The birth of Umaylum traces back to the Dalai Lama. He made the proposal, but he didn’t make it arbitrarily — he sought suggestions and held discussions about it. Finally after a series of debates and discussions, the Tibetan public voted to adopt it as the most pragmatic way to put an end to the ongoing tragedies in Tibet. Despite zero response from the Beijing government, Tibetans’ faith in its Middle-Way Approach is growing stronger and stronger in recent years. For many, that is a kind of irony, but the reason looks like simply because of the ever-increasing empathy and sympathy from the Chinese public, and the surprisingly increasing number of Chinese following Tibetan Buddhism and visiting Tibetan spiritual leaders inside as well as outside Tibet. As of now, it looks good and hopeful, but it’s difficult to predict if that bet on hope will once again betray us, as we are known to be betrayed by hope when it comes to the issue of Tibet and China.

Rangzen activists are getting alarmed and angry as the larger Tibetan public is once again betting on its hope in its religion, and these activists have every reason to be alarmed as the bet is too risky. And in the eyes of many of the Rangzen activists, these Middle-Way Approach followers are old and orthodox, and simply and blindly following the proposal set by the Dalai Lama. But the bitter fact for these Rangzen activists is that more and more Tibetans are becoming more and more rational, and starting to genuinely appreciate and follow the vision set by the Dalai Lama. The general Tibetan public is neither blindly following the Dalai Lama’s vision, nor respecting him merely just because he is the Dalai Lama. They believe his vision is realistic, and that his contributions towards the Tibetan cause are unfathomable.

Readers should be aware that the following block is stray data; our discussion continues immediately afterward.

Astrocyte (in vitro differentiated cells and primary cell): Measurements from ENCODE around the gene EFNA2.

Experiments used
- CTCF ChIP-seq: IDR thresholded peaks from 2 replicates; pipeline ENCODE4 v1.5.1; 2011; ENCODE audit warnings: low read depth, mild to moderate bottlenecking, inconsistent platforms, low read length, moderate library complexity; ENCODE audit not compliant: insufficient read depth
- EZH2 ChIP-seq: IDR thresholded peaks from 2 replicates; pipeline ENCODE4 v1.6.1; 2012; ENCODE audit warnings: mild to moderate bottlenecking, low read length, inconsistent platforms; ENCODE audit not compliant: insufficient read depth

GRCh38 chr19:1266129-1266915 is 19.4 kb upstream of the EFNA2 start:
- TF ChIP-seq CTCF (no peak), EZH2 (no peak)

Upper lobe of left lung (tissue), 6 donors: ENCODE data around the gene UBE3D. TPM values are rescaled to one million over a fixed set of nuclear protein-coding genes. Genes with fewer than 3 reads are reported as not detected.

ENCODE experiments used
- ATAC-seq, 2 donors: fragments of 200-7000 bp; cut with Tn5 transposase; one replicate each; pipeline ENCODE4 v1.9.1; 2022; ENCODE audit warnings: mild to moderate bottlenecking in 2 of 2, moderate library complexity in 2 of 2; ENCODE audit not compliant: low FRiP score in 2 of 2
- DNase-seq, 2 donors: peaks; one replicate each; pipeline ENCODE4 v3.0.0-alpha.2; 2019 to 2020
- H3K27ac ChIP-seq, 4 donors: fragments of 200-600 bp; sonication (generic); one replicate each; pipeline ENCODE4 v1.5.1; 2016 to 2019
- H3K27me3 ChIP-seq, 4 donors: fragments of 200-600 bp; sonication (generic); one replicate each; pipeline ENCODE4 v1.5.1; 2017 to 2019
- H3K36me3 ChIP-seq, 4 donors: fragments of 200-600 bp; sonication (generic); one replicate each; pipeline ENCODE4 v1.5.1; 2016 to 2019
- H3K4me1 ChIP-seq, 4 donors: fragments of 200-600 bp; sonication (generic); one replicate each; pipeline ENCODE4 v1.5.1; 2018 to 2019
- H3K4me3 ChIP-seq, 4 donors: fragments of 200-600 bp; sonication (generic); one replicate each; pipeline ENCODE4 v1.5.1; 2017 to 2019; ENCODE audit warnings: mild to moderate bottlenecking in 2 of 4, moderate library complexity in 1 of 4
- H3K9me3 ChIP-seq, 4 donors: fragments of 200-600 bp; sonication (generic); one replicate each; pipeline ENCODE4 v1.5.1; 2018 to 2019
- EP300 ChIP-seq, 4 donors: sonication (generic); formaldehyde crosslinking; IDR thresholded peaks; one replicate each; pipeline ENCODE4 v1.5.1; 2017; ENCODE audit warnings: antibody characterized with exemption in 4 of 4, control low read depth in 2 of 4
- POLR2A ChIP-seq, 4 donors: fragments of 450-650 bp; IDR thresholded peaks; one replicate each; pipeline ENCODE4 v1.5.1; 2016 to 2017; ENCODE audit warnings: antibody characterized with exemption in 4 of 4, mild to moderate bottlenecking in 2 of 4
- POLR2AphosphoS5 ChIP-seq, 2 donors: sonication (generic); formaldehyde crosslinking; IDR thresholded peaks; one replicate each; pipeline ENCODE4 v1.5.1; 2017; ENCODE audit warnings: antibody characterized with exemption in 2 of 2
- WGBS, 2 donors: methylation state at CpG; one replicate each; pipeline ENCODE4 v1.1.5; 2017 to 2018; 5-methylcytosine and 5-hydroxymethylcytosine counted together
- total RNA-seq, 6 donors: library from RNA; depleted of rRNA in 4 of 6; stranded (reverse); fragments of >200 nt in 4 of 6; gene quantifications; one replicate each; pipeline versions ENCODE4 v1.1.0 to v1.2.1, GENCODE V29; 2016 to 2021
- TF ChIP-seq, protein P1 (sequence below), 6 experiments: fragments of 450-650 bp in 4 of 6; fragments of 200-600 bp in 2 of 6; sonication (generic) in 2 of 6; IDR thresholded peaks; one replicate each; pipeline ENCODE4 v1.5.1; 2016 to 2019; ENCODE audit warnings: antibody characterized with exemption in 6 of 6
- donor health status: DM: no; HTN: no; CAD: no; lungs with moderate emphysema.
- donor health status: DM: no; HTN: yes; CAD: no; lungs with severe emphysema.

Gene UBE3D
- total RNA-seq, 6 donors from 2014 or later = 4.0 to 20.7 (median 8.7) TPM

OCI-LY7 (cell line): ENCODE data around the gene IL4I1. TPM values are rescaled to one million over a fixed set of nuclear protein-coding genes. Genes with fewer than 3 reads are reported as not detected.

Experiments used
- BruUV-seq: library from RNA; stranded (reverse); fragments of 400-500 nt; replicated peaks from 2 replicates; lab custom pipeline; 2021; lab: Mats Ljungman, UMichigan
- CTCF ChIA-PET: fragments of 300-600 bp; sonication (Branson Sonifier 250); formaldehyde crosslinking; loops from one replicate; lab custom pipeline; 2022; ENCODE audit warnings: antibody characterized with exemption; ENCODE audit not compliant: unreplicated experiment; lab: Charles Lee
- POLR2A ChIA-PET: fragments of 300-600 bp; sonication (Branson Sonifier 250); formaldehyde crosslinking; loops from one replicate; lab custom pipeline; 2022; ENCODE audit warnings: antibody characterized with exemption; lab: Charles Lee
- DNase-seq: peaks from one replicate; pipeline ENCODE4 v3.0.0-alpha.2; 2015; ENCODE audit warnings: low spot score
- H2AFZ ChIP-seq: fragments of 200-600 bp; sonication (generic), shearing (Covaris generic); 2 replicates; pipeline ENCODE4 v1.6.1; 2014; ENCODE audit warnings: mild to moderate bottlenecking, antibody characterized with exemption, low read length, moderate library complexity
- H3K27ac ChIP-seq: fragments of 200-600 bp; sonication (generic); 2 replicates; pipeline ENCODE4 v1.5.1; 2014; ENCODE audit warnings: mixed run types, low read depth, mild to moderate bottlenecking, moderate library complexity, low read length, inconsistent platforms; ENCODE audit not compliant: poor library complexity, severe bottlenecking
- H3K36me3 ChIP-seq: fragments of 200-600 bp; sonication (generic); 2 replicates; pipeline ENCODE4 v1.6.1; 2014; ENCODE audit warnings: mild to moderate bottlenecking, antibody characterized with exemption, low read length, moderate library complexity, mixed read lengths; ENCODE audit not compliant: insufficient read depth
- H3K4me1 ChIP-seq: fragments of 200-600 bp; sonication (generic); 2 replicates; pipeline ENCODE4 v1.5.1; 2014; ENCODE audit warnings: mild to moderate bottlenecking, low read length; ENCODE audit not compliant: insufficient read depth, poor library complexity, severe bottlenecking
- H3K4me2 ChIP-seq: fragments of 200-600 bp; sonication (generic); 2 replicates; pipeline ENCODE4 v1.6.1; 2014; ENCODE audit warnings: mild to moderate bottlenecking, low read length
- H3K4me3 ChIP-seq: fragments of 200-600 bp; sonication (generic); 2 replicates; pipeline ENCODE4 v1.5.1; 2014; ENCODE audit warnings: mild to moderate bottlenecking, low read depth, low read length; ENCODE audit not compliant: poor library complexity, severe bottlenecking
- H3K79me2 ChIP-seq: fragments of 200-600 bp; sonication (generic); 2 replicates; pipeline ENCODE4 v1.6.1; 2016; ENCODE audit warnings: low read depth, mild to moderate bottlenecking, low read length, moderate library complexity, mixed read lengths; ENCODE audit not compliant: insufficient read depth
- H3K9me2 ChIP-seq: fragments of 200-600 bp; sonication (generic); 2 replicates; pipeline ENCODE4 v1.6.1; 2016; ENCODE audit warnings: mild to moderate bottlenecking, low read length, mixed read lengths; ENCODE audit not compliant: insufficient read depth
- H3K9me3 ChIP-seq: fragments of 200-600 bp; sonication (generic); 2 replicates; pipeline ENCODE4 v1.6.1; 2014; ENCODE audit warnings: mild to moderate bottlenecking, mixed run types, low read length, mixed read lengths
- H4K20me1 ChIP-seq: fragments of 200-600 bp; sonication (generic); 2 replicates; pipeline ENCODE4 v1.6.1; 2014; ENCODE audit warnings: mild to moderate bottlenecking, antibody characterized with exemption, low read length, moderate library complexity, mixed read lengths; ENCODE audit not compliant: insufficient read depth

If the Rangzen spirit is to grow, not just survive, then the Tibetan independence advocates have to understand that most of the Middle-Way Approach followers are not just blindly following the proposal set by the Dalai Lama. They are concerned about the real situation in Tibet, along with China’s rapidly growing strength in the global power arena. And the Tibetan Youth Congress has to come up with a strategy or plan that can convince the general public why they should not merely rely on the Middle-Way Approach. Unfortunately Tibetan Youth Congress, the backbone of the central force for Tibetan independence, has been already neck-locked by a few individuals who care more about their ideologies than the ongoing situation inside Tibet.

Most of the founders of the Tibetan Youth Congress are now staunch supporters of the Middle-Way Approach. It is an open secret that the organisation’s reputation was built by the public’s support with the blessing from the Dalai Lama. For decades, both the Dalai Lama and the Tibetan government-in-exile had been indirectly supporting the organisation as well.

If the Tibetan Youth Congress is to remain as a tiger, while the Beijing sheep shiver just from the knowledge of its existence, then the general public should decide the ideology of the organisation. The public should not let the organisation be hijacked by a few narcissistic individuals who are ready to kick and kill the organisation for their own individual benefit — be it a chance to settle down in the states or to have a high post in the Tibetan government-in-exile.